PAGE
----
How to Prepare for History Seminars – OurWarwick

How to Prepare for History Seminars

- History- History Society- Anything!
Find out more about me Contact Lucy

I think seminars are the most important hours of the week for your degree. Lectures are great to try and take on as much information as possible and get a sense of the content, but seminars are where you form your own opinions and put what you’ve learned into practice. You’re met with all these thought-provoking questions, and given the chance to put your ideas forward and form engaged and informed opinions on some really interesting topics. The more you put in, the more you get out. For that reason, preparing for the seminars is key to getting the most out of them. As any Humanities student will tell you, we have a lot of reading to do each week. The onus is on you to work your way through the reading list, which can feel overwhelming at times. Getting the balance between doing all the reading, understanding the content, and all the other commitments and time we need to rest is not easy, and unfortunately, this blog doesn’t have the quick solution. Nonetheless, I’d like to share some of my advice for preparing for seminars as effectively as possible. Everyone just seems to get on with it in their own way, since different approaches work better for some people. Hopefully, my tips can give you some ideas of how to adapt your process if you’re feeling a bit snowed under at the moment.

  1. The core readings

In most of my seminars, the tutors have structured the discussion around the core readings. Usually this is 3-4 articles, primary sources, or chapters which discuss the week’s content in depth. After lectures, I found that the core readings usually helped to answer some of my questions and consolidate my understanding. They can be long and complicated sometimes, but reading them carefully can be really valuable. Even if it’s complex, see if you can identify the overall argument the article makes — that way, when you sit in the seminar you have a general understanding which can be built on in the discussion. If that’s not possible though, don’t worry! Tutors like to challenge you with tricky readings, but the most important thing is that you understand it. Make use of the tutors’ office hours to ask them to clarify things with you, or raise your questions during the seminar (chances are, other people have the same questions too).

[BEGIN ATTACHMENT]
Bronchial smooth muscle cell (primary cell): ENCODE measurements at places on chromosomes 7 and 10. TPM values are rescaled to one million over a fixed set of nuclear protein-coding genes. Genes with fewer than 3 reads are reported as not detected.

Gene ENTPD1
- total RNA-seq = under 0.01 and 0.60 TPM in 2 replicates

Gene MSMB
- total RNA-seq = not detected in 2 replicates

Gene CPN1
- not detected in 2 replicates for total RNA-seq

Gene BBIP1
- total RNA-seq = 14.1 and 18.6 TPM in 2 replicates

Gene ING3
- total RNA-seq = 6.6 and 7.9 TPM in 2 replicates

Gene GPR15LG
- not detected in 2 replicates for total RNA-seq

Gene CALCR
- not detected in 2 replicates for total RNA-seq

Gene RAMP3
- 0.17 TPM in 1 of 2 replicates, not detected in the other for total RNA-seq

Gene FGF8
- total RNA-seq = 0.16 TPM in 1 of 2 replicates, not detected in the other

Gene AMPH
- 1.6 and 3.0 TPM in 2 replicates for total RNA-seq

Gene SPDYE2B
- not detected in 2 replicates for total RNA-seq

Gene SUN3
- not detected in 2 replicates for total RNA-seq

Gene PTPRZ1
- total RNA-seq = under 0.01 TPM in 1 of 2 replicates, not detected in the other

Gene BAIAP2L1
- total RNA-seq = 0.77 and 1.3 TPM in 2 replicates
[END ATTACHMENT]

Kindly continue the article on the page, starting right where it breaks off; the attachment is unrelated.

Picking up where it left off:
2. Seminar questions

There are usually 4 seminar questions on the module webpage each week. These get to the heart of the topics the tutor wants to address, so if you can go in with some thoughts in response to those questions, you might make your life a bit easier during the seminar. You don’t have to worry so much about thinking off the top of your head if you have a couple of points ready to make. Plus, if you have the basic ideas down, you’re free to think a bit deeper and make even more insightful judgements. I’ve also found it useful to have a couple of bullet points for the seminar questions in my notes for future reference; if I’m going through notes in preparation for an essay or exam, I don’t want to spend loads of time reading through everything. Instead, my answers to the seminar questions give me a quick summary. I don’t always have time to do this, but I know it makes a big difference when I do!

3. Making notes

I think this is a very individual thing — no two people make notes in the same way! Some like to handwrite, others type; some jot down a few key ideas, others write a page; some copy out quotes, others phrase things in their own words. Whatever works for you will be absolutely fine! It’s worth giving some thought to what will be most useful for you in the future. For example, if you rely heavily on notes when writing essays, having lots of quotes and citations will save you time in the long run. Or if you forget the content easily, maybe a couple of sentences summarising what you’ve covered that week will be helpful.

I can’t give much guidance on how to take notes, but one thing I’ve found helpful is to jot down questions as I read. Some articles can be dense and get a little confusing, but if I can put my question into words and write it into my notes, it somehow helps to clarify things. Often things start to fall into place as I carry on reading, but if they don’t, my question is written down as a reminder to ask a friend or my tutor.

Why not give one of these tips a go? Hopefully they’ll be of some help in the final weeks of term!

- History- History Society- Anything!
Find out more about me Contact Lucy

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